CircuPool RJ-60 Plus
IMO solar blankets are a break even in terms of energy savings vs what you pay for them plus the nuisance of off and on time. I have had pools so I can look at the water, not some ugly dirty piece of plastic.
I've never used one and have seen a lot of people saying they aren't worth it. The data between a cover vs no cover is pretty substantial though. In Phoenix with a heat pump the different is about $635 to $965 in savings per season!

I plan to use on of these DIY rollers to make it easier to take on/off. We will see how it goes, maybe I'll ditch the cover but at the end of the day I'm not spending $600-$1100 per season to use my heat pump. I will however spend $45-$125 per season to heat it.
 

Pool_Medic

In The Industry
Apr 1, 2018
1,554
Bangor Maine
There is no way you’re Saving that much. They are a PITA and look like a dogs breakfast 90% of the time. You can’t heat your pool for that cheap, I know.

Cover free can help save some heat loss but so can only running your properly heat pump when ambient air temp is above 65 degrees. Yes that means running it during day time only, off at night.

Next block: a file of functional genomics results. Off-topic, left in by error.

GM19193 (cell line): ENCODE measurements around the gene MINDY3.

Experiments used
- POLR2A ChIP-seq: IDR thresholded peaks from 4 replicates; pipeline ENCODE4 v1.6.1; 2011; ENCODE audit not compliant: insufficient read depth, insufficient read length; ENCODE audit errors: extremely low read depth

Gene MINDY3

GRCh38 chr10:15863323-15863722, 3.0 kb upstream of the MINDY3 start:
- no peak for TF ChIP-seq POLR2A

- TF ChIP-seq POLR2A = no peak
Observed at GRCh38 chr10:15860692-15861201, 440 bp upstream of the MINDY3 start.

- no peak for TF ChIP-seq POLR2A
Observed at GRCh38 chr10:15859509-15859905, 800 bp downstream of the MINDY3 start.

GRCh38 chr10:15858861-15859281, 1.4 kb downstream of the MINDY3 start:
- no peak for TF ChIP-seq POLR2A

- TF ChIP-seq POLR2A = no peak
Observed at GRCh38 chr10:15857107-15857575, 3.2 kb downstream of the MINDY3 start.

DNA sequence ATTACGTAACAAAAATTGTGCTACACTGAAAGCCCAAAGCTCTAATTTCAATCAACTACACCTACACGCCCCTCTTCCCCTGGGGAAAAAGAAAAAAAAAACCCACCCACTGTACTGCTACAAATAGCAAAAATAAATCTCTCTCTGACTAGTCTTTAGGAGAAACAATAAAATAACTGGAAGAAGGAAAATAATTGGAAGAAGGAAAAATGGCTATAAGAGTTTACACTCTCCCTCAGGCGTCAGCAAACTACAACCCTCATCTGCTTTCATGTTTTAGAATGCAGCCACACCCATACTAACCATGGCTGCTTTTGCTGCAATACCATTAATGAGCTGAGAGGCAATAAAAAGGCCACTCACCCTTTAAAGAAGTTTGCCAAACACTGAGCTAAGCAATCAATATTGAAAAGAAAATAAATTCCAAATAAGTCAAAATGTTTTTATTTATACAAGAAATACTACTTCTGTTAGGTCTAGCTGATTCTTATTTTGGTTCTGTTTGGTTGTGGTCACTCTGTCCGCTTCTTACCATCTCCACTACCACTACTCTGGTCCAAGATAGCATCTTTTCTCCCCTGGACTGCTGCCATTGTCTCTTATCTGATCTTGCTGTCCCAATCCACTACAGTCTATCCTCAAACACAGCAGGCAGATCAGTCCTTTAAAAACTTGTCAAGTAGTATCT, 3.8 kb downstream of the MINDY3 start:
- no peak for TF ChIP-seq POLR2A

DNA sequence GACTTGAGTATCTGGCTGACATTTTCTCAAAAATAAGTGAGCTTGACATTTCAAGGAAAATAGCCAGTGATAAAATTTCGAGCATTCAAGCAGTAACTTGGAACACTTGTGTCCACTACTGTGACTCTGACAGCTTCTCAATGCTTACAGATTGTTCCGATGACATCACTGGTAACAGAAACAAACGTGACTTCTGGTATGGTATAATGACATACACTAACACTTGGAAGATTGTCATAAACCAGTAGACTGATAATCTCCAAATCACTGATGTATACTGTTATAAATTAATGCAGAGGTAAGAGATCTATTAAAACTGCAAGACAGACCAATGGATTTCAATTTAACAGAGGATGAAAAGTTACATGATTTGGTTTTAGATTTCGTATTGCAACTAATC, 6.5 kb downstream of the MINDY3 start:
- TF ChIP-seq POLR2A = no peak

I do spreadsheets for clients that reflect when they swim versus ambient temps. No swimming in cold weather means we dial down their vs pumps to insure the heat pump stays off.
 

Homebrewale

Well-known member
Apr 21, 2020
612
Apex, NC
IMO solar blankets are a break even in terms of energy savings vs what you pay for them plus the nuisance of off and on time. I have had pools so I can look at the water, not some ugly dirty piece of plastic.

While I don't have any data, a solar blanket costs me about $30 per year. I do know it prevents my pool from dropping several degrees overnight and if I leave it on during the day, the temperature rises more than if it is off. Considering the cost to heat a pool, I have a good feeling it is more than break even.
 

kevinskii

Gold Supporter
Aug 6, 2019
171
Los Angeles, CA
Pool Size
1
Surface
Plaster
Chlorine
Salt Water Generator
SWG Type
Pentair Intellichlor IC-40